Alas it’s not as lucrative as you may imagine to be a Tuesday person. A Thursday person who lives exactly on the zeitgeist can take advantage of “in the moment” culture moves. Good entrepreneurs do this well. Most consumer companies hit “right on time.”

This is why venture capitalists will ask “why now” as they may have invested in a Tuesday Person who hit the zeitgeist too early and couldn’t capitalize on it. It really pisses off the founder who knows “but I was first.”

As a Tuesday person, I hate when this happens. I loathe seeing people I perceive as less capable or intelligent than me hit a zeitgeist moment exactly on Thursday. The trouble is they are right. They won. They got the timing right. I didn’t.

And yes being a Thursday mover is good. But it’s crucial to understand who can win this game. The only way to win the Thursday Styles problem is to be in finance, media or culture work that can place a call option on the Thursday future on Tuesday. You have to be able to hold an opinion on the future zeitgeist long enough for Thursday to get published.

If you cannot hold your zeitgeist long enough for Tuesday to become Thursday when “everyone knows everyone knows” being right early serves no benefit. You need diamond hands. And yes, you will be wrong 9 times out of 10.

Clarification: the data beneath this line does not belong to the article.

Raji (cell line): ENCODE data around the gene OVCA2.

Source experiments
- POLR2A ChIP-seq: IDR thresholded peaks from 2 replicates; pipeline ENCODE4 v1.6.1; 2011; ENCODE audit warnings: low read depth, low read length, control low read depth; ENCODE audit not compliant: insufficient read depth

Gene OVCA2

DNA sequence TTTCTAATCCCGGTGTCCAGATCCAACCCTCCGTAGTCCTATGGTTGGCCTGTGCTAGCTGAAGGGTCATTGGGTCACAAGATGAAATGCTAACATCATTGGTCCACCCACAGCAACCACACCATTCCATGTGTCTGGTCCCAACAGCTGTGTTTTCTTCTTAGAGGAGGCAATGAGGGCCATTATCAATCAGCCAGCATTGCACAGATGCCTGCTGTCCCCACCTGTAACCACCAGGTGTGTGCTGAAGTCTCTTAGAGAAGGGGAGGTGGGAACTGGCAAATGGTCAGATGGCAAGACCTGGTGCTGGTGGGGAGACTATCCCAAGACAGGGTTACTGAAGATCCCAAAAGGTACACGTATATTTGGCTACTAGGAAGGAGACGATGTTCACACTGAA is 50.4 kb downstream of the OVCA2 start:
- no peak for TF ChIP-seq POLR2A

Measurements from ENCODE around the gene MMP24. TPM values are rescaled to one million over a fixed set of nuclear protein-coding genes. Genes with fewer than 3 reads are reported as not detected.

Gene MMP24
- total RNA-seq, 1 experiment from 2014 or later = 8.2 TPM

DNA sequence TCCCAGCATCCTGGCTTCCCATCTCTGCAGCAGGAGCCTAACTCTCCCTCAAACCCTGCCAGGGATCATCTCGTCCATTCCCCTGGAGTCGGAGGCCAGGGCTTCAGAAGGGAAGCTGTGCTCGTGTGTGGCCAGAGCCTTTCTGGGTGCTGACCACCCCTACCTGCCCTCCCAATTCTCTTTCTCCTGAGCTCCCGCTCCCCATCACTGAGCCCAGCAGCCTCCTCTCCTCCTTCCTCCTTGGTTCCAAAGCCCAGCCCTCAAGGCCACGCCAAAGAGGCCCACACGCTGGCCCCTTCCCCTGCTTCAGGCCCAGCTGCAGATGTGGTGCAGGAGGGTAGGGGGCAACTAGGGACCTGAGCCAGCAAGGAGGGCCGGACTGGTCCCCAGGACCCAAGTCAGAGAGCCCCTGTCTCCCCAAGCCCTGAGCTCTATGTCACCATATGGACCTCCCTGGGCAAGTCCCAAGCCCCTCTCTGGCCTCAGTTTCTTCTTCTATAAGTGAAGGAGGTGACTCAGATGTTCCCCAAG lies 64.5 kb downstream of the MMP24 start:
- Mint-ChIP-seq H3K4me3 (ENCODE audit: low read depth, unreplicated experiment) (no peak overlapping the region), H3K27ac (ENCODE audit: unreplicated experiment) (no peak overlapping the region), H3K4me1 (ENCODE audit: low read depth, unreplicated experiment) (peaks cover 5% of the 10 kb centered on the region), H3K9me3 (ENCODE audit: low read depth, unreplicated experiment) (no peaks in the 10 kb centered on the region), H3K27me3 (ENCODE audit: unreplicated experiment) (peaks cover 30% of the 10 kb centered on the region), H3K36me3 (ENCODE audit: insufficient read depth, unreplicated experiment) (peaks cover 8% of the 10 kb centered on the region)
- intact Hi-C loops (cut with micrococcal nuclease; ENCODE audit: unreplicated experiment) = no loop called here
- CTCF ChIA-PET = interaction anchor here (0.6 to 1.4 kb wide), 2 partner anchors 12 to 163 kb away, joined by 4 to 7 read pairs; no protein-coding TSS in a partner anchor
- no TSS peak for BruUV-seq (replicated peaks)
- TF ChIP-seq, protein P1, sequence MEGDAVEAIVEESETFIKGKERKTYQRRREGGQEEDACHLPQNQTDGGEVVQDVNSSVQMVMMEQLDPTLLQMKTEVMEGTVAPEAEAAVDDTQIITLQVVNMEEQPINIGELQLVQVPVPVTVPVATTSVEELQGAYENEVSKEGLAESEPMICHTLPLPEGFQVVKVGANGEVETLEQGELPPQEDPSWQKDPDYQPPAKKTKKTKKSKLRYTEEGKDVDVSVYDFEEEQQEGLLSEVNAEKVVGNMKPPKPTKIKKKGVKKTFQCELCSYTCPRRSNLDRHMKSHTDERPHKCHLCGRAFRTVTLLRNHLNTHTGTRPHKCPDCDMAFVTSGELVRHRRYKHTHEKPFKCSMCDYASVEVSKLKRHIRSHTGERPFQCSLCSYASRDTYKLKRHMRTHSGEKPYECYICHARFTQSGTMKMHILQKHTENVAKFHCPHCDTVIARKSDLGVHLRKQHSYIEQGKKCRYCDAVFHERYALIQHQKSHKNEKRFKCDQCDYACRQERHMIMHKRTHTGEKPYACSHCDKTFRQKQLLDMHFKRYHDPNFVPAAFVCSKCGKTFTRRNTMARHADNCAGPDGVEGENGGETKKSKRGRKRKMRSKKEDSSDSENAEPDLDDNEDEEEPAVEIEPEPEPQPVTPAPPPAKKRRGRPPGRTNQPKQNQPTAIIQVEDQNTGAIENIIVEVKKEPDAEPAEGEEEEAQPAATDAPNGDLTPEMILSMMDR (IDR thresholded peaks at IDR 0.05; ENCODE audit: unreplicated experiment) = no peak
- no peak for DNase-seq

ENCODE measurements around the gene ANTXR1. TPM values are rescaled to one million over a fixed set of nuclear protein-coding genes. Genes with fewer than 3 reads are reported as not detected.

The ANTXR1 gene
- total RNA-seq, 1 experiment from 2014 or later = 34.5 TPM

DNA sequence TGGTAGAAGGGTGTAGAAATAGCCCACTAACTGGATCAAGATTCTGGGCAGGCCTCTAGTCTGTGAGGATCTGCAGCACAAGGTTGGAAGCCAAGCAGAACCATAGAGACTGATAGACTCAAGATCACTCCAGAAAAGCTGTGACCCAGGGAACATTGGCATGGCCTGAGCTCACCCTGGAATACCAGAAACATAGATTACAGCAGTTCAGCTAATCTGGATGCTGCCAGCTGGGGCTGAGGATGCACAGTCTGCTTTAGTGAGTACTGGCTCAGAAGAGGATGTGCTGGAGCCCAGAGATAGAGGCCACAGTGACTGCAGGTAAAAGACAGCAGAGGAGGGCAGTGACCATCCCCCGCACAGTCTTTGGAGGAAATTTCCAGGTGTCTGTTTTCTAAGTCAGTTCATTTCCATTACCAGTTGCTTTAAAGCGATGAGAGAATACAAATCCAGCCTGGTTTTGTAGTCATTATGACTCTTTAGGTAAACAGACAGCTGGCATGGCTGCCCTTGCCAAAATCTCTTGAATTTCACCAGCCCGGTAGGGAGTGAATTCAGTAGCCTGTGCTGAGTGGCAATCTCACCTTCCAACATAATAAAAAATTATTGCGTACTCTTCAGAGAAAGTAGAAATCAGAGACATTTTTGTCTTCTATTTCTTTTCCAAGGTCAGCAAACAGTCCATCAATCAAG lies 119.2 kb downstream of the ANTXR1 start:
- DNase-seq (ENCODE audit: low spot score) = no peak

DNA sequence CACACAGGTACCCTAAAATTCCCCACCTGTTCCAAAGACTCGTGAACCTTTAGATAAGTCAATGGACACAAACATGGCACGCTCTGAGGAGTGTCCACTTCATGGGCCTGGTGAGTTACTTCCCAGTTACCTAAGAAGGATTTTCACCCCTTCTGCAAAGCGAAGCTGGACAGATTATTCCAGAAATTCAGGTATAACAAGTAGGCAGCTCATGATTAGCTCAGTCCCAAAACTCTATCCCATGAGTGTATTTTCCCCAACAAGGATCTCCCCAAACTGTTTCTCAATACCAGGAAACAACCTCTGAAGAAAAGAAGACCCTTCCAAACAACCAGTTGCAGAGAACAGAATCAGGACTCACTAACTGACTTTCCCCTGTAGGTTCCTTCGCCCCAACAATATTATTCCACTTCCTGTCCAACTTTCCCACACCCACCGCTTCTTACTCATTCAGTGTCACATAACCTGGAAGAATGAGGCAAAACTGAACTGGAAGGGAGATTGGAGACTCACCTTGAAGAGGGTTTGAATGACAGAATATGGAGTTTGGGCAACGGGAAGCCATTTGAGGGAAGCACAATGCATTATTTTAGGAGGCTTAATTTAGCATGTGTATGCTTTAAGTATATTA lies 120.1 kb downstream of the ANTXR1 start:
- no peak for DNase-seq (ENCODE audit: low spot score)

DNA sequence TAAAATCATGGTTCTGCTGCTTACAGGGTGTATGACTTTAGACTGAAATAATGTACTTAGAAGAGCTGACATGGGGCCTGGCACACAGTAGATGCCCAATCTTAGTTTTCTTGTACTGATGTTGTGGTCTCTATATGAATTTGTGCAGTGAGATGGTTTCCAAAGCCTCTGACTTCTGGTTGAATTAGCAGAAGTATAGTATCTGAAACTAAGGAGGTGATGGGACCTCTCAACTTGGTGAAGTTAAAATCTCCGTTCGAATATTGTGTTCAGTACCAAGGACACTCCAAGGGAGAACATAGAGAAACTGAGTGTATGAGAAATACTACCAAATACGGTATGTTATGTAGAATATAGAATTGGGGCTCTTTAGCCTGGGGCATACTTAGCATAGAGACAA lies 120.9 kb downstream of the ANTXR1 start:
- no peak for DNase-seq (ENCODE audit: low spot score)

So you need to ask yourself if the New York Times cuts a piece and it takes another week to run can you hold out? If the markets don’t make a Tuesday idea hit, can you wait till it becomes common knowledge on that metaphorical Thursday? It’s a question for all long holds to ask themselves.

It requires patience to be a Tuesday person. And it takes resources. Knowing you will look wrong for a bit. Knowing that you will lose money when Tuesday knowledge takes longer to become Thursday Style’s common knowledge. If you can hold it’s the ultimate form of future leverage. That’s alpha.